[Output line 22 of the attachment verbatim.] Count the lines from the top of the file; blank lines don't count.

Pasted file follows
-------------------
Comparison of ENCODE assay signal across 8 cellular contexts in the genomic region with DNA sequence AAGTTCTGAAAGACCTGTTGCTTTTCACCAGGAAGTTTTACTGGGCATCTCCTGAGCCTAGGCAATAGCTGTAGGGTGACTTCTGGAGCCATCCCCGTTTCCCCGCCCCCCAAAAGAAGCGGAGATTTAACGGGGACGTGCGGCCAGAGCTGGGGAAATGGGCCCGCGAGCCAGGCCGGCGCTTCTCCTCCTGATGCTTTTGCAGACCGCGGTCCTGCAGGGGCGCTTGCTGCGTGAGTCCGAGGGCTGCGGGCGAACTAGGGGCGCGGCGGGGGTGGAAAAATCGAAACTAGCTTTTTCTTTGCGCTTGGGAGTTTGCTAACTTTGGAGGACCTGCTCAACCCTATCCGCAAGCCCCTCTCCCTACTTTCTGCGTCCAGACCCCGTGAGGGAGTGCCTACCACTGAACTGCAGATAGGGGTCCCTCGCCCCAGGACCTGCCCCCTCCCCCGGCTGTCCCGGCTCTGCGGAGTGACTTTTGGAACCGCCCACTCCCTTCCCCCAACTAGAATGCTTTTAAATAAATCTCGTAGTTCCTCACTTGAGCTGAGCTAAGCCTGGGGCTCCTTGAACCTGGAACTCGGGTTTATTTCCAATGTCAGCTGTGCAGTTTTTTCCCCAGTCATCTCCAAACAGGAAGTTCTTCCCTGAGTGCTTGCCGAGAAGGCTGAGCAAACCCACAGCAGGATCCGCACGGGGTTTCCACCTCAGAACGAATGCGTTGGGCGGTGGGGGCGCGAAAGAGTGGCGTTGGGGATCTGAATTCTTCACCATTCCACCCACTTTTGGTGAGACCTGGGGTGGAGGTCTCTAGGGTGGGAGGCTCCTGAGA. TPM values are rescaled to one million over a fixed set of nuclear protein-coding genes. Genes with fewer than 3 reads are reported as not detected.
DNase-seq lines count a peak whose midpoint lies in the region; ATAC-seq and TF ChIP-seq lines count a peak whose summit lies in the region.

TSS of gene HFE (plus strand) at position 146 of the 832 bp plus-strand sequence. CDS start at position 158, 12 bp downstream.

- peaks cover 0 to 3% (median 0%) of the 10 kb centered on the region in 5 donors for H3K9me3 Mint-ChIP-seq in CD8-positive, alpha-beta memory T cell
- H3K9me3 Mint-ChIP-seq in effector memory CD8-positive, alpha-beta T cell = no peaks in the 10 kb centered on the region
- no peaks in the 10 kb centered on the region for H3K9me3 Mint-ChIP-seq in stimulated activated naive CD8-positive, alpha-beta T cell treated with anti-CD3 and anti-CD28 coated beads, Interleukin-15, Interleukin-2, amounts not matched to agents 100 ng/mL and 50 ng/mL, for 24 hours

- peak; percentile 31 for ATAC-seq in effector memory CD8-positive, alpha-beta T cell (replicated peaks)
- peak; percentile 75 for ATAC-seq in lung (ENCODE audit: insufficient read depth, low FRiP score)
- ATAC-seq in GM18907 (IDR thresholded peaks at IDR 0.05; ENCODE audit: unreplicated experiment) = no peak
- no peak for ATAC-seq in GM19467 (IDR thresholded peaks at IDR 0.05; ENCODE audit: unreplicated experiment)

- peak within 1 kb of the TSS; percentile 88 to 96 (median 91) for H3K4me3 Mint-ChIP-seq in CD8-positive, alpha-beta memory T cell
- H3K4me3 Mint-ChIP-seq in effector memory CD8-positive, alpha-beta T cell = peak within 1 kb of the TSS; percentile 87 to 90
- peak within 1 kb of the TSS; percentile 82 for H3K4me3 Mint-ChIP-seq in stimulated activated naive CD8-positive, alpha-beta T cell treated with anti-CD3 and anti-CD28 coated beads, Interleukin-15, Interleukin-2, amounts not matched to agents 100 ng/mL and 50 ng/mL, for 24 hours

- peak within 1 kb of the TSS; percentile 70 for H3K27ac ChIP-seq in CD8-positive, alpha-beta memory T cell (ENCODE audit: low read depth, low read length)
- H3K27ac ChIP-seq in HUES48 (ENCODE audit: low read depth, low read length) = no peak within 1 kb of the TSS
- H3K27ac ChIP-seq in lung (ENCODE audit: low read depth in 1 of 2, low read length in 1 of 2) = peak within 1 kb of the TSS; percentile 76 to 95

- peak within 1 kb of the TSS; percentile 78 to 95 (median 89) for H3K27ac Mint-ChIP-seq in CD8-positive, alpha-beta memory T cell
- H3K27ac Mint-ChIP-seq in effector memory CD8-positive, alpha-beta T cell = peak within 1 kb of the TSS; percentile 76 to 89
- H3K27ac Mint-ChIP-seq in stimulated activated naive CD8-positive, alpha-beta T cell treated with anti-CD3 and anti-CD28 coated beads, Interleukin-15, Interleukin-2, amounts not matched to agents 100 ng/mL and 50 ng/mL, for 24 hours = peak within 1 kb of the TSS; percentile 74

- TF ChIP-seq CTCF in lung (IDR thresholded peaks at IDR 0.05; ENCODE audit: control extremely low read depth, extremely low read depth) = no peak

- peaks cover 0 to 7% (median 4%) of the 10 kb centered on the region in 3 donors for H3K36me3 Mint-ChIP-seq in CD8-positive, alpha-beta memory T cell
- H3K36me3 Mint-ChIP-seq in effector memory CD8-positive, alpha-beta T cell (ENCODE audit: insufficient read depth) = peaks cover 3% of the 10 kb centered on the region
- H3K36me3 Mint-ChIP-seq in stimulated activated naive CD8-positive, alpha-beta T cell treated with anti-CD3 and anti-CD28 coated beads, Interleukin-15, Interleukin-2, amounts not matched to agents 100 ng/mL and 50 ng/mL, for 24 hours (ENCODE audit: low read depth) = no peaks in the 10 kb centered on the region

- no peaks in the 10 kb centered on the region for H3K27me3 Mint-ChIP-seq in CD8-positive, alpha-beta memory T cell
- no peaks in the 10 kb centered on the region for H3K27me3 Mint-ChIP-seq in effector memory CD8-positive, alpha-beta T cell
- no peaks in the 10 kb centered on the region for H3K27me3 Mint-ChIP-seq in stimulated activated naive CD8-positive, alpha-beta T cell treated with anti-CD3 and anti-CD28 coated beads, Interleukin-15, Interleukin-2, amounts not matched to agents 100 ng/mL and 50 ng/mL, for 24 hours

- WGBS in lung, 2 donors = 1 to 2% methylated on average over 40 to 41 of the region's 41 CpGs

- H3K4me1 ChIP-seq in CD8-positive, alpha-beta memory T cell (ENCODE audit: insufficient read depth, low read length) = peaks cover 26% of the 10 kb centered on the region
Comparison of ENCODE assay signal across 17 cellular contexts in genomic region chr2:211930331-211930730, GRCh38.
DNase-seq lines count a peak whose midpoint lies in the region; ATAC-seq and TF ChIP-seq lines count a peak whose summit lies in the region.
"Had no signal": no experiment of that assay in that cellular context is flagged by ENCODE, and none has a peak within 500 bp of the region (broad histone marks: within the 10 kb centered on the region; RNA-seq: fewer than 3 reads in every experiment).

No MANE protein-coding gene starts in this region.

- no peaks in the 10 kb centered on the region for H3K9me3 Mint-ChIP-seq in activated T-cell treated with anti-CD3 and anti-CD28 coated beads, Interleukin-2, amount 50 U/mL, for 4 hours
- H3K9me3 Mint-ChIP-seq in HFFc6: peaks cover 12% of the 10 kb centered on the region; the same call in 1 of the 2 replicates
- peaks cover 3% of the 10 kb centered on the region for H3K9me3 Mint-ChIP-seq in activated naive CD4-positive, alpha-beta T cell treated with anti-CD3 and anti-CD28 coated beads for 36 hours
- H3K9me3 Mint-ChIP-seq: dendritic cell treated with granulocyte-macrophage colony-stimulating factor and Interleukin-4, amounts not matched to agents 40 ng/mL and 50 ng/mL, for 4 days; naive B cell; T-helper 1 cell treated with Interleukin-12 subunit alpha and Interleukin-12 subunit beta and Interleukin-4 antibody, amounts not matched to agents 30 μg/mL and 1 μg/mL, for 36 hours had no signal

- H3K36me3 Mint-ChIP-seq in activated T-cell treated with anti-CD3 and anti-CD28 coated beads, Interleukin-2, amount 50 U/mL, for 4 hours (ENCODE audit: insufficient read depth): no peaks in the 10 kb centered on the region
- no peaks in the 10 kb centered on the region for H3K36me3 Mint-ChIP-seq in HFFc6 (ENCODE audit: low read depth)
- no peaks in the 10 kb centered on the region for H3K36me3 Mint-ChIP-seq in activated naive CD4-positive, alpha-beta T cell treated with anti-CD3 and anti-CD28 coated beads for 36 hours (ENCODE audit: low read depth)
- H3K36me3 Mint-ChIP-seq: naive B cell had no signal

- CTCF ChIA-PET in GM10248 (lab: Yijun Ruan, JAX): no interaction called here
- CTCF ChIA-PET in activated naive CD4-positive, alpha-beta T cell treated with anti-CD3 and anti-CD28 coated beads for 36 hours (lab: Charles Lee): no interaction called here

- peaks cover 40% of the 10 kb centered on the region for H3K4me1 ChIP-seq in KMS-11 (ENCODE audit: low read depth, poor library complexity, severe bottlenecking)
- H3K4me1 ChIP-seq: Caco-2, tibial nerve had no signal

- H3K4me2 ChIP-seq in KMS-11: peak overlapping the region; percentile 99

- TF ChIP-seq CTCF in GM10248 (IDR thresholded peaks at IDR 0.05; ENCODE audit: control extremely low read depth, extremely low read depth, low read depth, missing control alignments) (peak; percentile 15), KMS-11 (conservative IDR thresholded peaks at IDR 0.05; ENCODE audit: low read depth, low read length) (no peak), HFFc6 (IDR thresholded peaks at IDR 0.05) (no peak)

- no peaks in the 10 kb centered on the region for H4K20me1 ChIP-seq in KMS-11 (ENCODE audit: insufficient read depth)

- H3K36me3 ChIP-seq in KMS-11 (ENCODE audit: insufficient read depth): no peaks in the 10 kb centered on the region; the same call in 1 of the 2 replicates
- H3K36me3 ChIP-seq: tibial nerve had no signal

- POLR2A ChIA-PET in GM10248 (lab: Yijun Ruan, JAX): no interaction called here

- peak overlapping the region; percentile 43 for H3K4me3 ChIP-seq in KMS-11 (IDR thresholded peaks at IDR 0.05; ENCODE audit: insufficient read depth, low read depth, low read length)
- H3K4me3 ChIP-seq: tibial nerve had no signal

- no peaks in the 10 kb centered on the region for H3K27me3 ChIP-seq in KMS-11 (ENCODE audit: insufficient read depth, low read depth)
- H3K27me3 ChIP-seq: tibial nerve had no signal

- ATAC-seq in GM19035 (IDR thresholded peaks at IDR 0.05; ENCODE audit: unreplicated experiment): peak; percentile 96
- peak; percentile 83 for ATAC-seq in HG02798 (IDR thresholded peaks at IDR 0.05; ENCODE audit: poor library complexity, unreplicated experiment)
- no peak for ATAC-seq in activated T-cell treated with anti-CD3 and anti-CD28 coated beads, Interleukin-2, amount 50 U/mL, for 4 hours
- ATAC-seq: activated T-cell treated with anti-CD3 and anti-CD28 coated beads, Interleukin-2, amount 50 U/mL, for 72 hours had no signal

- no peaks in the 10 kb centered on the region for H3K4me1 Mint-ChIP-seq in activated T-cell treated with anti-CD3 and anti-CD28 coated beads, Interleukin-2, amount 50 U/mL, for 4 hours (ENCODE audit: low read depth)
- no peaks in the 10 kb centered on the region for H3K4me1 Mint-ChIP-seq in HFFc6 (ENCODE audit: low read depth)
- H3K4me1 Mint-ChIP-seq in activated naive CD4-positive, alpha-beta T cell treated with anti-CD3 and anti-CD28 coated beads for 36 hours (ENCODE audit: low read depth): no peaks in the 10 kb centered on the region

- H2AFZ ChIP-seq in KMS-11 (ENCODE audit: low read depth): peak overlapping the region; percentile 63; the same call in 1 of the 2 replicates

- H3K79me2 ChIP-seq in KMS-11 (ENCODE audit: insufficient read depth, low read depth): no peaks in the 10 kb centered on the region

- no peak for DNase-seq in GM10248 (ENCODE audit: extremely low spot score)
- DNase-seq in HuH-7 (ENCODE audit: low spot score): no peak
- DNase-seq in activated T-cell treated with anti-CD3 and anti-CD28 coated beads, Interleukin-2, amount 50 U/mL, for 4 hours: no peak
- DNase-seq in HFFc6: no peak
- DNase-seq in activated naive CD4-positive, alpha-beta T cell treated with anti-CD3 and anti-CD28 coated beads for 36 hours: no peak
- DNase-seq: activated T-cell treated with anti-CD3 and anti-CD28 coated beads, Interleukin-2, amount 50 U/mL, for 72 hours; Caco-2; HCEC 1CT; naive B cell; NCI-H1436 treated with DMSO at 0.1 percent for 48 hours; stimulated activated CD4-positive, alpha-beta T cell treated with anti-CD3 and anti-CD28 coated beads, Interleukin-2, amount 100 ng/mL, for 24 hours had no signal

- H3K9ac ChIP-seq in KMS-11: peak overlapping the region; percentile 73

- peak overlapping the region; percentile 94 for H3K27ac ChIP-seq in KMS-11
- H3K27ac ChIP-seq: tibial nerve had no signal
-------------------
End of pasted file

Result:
- H3K36me3 Mint-ChIP-seq in effector memory CD8-positive, alpha-beta T cell (ENCODE audit: insufficient read depth) = peaks cover 3% of the 10 kb centered on the region